Under the steady, repeated gestures of chipping and sanding, turning and dusting, my mind played with ideas for a new book. That was two years ago. Now the book is written and the Galway chair has been joined by the Dublin table.

It was made by a man who worked as a joiner in Ireland's National Museum. There's a family story that he used offcuts of timber from a display case. My father, who also worked in the museum, had responsibility for its Military History and War of Independence collections. The table was built for him to write on, though I never remember him working at it. I don't think it would have been big enough for his manuscripts and books.

At different times it stood against different walls in our Dublin house. I remember rubbing Ronuk Polish into  its mahogany surface and buffing it with a pad made from a worn cotton sheet. There was a pewter bowl of oranges that always stood on it at Christmas time. My mother guarded the table top carefully against heat marks, scratches and stains. When she died it went to my sister's house. When my sister died and that house was sold, her husband offered it to me. 

Yesterday Wilf and I drove from Dublin to Corca Dhuibhne with the table in the back of the car. The day before that we had been in Enniscorthy, talking about the book, which I've just finished editing. It's called A Woven Silence: Memory, History & Remembrance and it maps my own family's stories onto the history of the Irish State, seeking and exploring blurred communal memories and the reasons why they were lost. 

The cover shows a photo of my mother and her sisters taken in Dublin about 1915, when their father's cousin was in the British Army, fighting in Flanders, and their mother's cousin was drilling in the fields outside Enniscorthy with Cumann na mBan. In my mother's clenched hand is a coin. The memory of its story would have been lost forever had she chosen not to pass it on.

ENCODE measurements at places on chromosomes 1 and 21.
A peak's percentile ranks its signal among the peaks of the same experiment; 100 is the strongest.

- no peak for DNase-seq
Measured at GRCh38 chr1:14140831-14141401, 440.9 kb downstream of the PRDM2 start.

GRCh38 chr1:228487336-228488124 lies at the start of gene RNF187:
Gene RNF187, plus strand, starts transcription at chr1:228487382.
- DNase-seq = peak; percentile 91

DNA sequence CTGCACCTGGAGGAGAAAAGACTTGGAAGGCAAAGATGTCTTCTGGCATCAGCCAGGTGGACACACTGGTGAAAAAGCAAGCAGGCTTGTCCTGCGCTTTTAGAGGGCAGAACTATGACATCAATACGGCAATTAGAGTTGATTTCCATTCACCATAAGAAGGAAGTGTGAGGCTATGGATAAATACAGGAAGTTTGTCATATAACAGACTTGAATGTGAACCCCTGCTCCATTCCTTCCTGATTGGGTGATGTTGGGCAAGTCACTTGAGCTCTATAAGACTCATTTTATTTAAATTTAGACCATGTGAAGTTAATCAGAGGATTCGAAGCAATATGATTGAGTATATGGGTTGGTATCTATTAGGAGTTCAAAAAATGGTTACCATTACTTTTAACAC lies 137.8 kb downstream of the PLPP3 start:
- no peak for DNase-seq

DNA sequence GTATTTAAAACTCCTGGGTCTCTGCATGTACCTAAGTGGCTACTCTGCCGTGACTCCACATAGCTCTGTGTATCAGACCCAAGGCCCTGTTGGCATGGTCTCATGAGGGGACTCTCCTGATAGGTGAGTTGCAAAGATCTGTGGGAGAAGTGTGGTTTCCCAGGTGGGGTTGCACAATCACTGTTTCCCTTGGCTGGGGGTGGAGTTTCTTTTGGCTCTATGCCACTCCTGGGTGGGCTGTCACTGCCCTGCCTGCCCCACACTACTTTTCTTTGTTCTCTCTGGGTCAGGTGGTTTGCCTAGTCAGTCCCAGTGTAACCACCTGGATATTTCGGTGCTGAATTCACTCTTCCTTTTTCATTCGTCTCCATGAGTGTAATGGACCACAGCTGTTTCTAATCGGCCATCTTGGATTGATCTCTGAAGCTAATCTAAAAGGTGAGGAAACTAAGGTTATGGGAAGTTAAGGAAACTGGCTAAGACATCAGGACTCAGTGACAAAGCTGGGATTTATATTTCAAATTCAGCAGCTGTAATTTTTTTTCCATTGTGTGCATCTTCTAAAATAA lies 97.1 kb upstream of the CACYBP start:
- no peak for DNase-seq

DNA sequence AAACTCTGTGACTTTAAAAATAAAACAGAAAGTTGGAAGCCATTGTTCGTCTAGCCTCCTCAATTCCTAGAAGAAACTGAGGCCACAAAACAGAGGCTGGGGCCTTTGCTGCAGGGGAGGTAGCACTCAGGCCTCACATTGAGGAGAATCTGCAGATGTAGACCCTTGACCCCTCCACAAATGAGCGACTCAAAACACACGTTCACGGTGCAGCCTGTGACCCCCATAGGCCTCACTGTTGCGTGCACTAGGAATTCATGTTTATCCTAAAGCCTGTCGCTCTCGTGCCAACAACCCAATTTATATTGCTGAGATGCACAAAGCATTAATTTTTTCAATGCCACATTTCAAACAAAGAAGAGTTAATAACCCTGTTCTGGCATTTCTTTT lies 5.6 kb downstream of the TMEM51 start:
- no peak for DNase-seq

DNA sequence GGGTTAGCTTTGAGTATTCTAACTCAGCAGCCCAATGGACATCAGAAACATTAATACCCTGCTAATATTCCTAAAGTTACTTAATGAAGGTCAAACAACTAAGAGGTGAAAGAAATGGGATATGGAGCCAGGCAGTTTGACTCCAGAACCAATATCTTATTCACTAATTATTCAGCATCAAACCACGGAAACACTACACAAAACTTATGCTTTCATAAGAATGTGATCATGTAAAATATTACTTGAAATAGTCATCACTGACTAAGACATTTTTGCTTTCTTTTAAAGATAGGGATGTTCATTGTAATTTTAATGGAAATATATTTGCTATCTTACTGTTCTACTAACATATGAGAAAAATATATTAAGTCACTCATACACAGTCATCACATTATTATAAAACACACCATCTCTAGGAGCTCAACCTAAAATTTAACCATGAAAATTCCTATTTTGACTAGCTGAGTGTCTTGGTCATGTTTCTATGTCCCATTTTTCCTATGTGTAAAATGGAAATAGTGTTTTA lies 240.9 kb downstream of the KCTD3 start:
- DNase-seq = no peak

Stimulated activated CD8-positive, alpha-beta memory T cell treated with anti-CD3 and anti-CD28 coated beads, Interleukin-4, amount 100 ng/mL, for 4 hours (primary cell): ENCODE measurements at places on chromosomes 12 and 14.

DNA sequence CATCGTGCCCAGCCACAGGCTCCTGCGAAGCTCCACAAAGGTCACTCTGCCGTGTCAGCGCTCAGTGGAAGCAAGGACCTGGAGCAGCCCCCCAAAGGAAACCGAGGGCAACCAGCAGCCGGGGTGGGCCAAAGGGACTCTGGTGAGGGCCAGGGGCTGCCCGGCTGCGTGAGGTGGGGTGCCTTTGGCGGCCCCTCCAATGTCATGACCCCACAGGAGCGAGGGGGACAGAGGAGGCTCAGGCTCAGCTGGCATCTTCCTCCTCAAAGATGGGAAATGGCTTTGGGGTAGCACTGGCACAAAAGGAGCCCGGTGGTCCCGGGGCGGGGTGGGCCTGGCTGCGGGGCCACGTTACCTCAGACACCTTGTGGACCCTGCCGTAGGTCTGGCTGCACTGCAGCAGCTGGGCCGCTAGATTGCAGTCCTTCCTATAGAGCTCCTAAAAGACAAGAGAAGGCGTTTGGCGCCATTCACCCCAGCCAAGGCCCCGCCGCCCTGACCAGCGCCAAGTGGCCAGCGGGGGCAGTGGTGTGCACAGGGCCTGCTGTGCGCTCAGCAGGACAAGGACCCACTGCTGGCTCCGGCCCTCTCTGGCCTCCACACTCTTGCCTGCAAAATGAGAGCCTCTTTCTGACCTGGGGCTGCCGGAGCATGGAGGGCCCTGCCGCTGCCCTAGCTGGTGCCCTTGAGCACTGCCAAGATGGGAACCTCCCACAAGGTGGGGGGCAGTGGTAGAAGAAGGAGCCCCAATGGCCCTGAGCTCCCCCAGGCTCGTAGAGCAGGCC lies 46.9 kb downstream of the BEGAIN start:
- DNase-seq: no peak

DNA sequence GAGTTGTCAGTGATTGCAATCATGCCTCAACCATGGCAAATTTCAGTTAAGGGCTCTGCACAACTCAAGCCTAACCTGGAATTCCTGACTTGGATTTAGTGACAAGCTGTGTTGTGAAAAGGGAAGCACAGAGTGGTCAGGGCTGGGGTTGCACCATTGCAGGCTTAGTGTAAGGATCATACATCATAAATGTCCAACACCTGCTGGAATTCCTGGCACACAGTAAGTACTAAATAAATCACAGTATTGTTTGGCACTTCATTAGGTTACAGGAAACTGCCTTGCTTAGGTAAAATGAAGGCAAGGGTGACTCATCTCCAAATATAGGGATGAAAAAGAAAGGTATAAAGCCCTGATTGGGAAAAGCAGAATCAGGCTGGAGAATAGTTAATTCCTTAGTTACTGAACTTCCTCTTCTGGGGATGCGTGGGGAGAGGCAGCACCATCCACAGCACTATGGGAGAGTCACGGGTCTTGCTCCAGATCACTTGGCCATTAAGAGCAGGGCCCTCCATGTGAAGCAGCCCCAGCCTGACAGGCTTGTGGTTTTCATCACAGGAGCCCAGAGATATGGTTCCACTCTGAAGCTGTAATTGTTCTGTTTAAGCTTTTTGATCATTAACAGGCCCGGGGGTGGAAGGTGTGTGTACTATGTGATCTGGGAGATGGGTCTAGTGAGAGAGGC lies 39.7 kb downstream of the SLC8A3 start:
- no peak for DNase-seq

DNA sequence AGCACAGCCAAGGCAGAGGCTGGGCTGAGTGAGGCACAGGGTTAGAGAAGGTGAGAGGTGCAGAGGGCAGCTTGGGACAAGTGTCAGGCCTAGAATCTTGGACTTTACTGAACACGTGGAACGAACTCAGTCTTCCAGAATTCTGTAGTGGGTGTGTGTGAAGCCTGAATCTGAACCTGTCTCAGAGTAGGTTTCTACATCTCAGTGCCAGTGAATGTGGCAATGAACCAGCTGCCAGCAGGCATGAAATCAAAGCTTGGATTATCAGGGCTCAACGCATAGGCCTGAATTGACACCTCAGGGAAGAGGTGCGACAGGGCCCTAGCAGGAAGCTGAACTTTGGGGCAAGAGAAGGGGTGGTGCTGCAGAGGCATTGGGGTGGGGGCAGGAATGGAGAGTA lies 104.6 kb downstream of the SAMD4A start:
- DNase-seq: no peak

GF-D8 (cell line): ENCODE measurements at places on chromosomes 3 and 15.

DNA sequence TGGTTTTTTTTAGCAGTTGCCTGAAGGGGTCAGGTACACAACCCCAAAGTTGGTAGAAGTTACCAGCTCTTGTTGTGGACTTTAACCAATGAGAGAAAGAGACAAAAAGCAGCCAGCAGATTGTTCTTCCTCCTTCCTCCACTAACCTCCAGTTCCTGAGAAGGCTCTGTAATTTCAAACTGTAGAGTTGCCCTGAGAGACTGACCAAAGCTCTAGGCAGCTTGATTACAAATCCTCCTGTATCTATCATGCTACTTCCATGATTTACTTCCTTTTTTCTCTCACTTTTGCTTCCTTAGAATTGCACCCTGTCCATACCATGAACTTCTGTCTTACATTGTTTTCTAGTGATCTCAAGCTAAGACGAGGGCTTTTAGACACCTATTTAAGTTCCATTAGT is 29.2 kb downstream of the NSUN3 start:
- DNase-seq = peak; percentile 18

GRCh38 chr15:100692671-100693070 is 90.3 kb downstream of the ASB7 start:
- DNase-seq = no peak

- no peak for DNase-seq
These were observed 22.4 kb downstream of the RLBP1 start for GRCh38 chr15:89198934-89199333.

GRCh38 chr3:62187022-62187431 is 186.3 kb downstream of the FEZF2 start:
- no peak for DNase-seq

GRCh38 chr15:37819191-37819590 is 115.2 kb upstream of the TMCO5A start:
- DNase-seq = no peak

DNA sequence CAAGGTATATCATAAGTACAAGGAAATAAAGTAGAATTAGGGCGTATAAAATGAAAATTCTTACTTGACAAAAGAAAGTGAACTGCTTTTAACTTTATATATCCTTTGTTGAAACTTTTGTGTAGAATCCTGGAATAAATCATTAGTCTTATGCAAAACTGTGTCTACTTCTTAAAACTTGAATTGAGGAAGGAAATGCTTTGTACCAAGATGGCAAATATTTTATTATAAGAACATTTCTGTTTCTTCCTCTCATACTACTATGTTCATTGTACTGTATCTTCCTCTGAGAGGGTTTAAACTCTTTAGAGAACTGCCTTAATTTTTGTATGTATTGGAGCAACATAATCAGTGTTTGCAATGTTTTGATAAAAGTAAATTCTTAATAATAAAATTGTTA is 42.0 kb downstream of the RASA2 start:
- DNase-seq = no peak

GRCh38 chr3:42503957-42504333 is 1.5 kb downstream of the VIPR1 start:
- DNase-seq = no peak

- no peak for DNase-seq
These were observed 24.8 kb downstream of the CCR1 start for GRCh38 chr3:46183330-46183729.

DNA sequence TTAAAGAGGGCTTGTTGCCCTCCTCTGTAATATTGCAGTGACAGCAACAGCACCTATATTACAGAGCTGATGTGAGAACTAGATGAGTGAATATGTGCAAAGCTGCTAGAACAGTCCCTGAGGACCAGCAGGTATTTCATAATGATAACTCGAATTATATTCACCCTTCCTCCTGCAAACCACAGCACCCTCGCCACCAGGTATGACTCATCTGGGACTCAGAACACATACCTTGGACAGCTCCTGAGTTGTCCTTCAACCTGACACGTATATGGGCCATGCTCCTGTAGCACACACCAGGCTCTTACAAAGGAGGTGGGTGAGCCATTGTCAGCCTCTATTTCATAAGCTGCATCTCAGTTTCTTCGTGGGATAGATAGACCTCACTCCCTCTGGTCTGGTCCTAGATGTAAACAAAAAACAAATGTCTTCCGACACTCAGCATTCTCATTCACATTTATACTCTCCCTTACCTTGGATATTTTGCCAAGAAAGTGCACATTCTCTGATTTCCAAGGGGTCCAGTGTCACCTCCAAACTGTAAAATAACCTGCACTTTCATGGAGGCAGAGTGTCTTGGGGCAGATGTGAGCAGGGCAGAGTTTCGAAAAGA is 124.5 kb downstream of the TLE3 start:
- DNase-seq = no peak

As  I reached the last chapter, I told my publisher that I couldn't finish writing the book till the marriage referendum was over. It ends with Pantibliss on the stage of the Abbey Theatre, crowds singing in the yard of Dublin Castle, and three faceless stones on an Enniscorthy hill.

Yesterday Wilf unscrewed the table top, so we could fit it into the car. Sixty years earlier, a man whose name I don't know fitted those ten screws, each an inch and a quarter long, into place, and fastened the top to the base. They came out easily when Wilf turned the screwdriver, having been put in with no more pressure than was required to do the job right. 

We carried the Dublin table into the house in Corca Dhuibhne in two pieces and reassembled it on the floor. Now it stands here beside the Galway chair. I don't know what will happen next to either of them.


               A Woven Silence: Memory, & Remembrance will be published by The Collins Press in September 2015

Monday, 20 April 2015

The Rough Month of The Cuckoo

Here on the Dingle Peninsula I am emerging from one book to the next in The Rough Month of the Cuckoo.
Scairbhín na gCuach is the name given in Irish to the uncertain weeks between mid April to mid May when chilly winds from the north and the east can blast the early growth in the garden and send us scuttling home from walks on the mountain to nights of music by the fire.
Yet bright sunny days can tempt us out for lunch on the stone table in the garden under the sally tree. And last year's chard, sprouting broccoli, turnip tops and rocket struggle gallantly on, offering new shoots and flowers for salads, while fresh parsley, marjoram, garlic chives and fennel are springing in sheltered beds.
Last week I was standing around in a t-shirt in Killarney National Park posing for photos to promote Enough Is Plenty. 

This week I'm wearing woolly socks under wellingtons and bundling up in a fleece. By the time we get to the book launch at The Dingle Whiskey Distillery on May 8th I'll either be shimmying around in crepe de Chine or wearing a Cossack hat. Feel free to join us if you happen to be in Dingle. Dress code will depend entirely on the Scairbhín.

Wednesday, 31 December 2014

Happy New Year - in Ireland it's Oíche na Coda Móire.

Happy New Year, everyone. Here at the westernmost end of the Dingle Peninsula it's still Oíche na Coda Móire, a name which means The Night of The Big Portion and is pronounced Eee-heh Nah Cud-ah Moir-eh. Well, not quite like that but something like it.